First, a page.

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Fourteen years ago I was sitting in an airport lounge waiting for my flight when I opened a notebook and began jotting the outlines of a memoir about mortality and age. I was 62 at the time, which is not that old under the standard that modern medicine has set. In fact, medical advances have kept me alive since then. I conceived the memoir in the spring of that year and months later was diagnosed with a prostate cancer, which would surely have killed me but for the skills of the surgeon who attended me.
It also transpired that the book I had begun was the first of four reflections on age and death I would go on to complete over a ten-year period. The last of these has just been published under the title, “You’re Going To Be Dead One Day: A Love Story.” The paradoxical title startles people, but that is because we all feel more comfortable sweeping this fact of our existence under the carpet of our daily distractions.
The mordant Czech novelist Franz Kafka once wrote: “The meaning of life is that it stops.” This is the dark view, and also an incomplete one. For even if one were to accept Kafka’s view as a cosmic statement about the human condition, there are still the lives of individuals to account for. How does the perception that life merely ends affect the meaning of life for a single person? How does it shape our individual ends?
Since many people do not believe that life merely stops, another question presents itself: How does belief in an after life-affect the way we live now? What is the intersection of mortality and faith? And that is what – without premeditation on my part – the four volumes of these memoirs eventually came to be: a meditation on mortality and faith.
I am an agnostic, a believer in mysteries that we cannot solve. Being an agnostic does not mean I am closed to faith. On the contrary, it is the humility to recognize that we do not know the answer to the fundamental questions of our existence – whether there is a Divinity that shapes our ends or whether life has no meaning other than that it stops. Atheists are closed to faith. Or to put it more accurately, atheists are devotees of a faith that God does not exist. The atheist faith fosters contempt for religious belief and denies itself the ability to understand why religious people believe as they do other than that they are credulous or mentally disturbed.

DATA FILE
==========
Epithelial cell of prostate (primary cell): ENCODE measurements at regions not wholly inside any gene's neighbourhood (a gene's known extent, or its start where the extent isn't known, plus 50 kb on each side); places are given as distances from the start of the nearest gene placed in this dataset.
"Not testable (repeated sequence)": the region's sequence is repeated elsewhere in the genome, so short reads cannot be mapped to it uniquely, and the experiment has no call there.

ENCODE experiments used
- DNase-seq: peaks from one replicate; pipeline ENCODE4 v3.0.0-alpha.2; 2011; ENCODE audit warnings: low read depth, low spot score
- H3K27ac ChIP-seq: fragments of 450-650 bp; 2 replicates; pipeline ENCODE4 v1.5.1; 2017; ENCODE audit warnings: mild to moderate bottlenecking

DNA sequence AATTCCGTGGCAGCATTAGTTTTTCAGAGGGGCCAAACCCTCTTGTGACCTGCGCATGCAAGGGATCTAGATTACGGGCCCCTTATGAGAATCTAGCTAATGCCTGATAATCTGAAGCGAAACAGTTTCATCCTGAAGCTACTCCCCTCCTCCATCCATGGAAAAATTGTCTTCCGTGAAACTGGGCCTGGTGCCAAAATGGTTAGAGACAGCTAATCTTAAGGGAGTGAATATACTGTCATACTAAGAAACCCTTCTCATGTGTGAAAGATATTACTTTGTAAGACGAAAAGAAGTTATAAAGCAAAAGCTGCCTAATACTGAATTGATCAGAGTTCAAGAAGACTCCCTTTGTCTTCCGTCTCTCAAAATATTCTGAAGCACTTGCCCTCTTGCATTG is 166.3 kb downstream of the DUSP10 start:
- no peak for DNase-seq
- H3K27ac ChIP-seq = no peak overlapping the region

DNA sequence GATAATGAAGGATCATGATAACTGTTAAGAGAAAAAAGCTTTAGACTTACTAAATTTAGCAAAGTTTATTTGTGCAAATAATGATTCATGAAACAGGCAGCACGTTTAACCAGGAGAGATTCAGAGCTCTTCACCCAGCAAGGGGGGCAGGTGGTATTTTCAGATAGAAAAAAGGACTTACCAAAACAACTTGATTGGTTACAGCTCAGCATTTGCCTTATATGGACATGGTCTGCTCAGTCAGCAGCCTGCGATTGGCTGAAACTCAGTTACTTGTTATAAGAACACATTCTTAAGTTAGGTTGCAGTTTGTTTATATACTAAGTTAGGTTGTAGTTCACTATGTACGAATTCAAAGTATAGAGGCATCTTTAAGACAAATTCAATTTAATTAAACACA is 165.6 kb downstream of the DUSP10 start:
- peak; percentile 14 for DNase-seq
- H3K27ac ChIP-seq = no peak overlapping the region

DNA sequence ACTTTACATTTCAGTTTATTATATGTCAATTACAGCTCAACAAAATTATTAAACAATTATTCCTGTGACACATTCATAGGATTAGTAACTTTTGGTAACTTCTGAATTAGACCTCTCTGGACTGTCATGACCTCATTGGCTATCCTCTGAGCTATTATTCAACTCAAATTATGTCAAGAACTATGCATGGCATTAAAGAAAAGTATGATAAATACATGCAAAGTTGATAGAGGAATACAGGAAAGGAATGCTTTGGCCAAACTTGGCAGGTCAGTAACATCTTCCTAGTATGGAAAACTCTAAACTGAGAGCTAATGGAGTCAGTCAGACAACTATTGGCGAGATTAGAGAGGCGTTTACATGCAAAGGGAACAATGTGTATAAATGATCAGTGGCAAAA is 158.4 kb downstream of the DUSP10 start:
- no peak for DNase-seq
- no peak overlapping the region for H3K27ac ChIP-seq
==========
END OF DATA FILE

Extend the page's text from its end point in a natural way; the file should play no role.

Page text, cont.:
Since atheism is also a faith, the only meaningful question is how this faith – or any faith – affects the lives of its believers. Does it enrich or diminish them? Atheism constricts the vision of its adherents and flattens their thought, denying them access to many inexplicable dimensions of human experience. Agnosticism is skeptical but also keeps the mind open, making its adherents curious about the impact religious faith can have on the meanings of individual lives.
The love story at the center of my new memoir concerns a skeptic and a believer, and looks at how their lives are affected by these questions of faith. My wife’s spirituality inspires a compassion for others that has led her to become involved in the rescue of abandoned and abused horses. Forming a motif of the memoir are my observations of how her faith works, how it motivates her, and – equally important – how it affects our life together. As it happens we both recently faced serious health issues – my wife as the result of a car accident that nearly killed her, and myself as the result of a botched operation to correct a bad hip, which left my foot paralyzed and me bedridden.
What I encountered in the course of a very slow and still incomplete recovery was the power of love to enhance even a diminished life, not only mine but also the animals who became part of our family along the way. Life may be a downhill affair, as one writer famously put it. But even on the downslope it is filled with discoveries, and for me a youthful passion for the woman who has been beside me for twenty years, as though our romance had just begun.
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